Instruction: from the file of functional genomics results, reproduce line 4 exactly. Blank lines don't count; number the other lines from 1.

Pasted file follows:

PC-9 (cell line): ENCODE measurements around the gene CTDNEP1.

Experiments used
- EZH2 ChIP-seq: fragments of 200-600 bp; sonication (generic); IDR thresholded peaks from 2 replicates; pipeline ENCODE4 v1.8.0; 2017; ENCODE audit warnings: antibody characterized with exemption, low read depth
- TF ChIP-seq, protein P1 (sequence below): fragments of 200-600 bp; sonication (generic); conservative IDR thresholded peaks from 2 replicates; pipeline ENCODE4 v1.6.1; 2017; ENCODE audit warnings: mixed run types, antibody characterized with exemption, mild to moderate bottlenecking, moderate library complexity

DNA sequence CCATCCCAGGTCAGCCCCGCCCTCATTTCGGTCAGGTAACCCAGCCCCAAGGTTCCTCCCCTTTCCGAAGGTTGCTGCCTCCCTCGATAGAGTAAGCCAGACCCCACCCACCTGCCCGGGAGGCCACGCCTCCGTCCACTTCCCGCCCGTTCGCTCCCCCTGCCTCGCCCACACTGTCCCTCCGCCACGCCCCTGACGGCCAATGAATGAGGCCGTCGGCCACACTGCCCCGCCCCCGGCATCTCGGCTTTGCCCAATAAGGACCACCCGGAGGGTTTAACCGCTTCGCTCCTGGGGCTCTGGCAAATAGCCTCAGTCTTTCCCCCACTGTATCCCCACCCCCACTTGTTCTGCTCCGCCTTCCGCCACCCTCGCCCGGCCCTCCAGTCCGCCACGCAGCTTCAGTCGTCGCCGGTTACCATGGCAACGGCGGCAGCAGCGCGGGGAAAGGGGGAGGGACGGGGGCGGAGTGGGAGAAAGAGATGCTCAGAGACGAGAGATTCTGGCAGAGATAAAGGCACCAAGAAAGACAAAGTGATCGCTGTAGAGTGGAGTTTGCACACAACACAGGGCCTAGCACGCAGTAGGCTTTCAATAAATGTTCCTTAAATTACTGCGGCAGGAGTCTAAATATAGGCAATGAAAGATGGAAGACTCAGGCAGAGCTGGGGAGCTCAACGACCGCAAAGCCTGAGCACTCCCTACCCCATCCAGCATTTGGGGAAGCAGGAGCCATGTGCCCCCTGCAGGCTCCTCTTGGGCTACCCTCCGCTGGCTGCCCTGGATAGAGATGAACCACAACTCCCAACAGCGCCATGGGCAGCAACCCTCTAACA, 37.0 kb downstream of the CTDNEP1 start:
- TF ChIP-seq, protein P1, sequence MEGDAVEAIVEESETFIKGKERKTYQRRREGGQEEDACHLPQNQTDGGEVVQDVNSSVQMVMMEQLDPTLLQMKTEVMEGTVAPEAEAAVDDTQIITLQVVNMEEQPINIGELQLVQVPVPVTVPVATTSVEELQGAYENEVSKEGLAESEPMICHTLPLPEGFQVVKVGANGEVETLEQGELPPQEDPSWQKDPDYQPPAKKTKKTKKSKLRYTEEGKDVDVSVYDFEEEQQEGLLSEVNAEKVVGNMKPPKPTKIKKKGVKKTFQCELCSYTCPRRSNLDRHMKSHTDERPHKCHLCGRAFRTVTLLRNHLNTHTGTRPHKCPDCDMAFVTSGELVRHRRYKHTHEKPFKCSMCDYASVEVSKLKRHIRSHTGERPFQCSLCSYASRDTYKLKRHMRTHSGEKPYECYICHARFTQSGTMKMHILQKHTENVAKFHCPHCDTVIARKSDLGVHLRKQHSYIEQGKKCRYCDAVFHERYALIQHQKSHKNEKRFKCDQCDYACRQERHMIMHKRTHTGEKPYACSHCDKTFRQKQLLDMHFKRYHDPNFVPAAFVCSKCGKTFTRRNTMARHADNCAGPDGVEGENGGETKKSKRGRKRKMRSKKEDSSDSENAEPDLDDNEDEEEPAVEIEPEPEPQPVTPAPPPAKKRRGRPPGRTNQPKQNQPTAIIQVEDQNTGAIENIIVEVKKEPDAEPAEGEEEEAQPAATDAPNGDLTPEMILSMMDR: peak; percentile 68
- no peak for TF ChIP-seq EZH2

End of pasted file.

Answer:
- TF ChIP-seq, protein P1 (sequence below): fragments of 200-600 bp; sonication (generic); conservative IDR thresholded peaks from 2 replicates; pipeline ENCODE4 v1.6.1; 2017; ENCODE audit warnings: mixed run types, antibody characterized with exemption, mild to moderate bottlenecking, moderate library complexity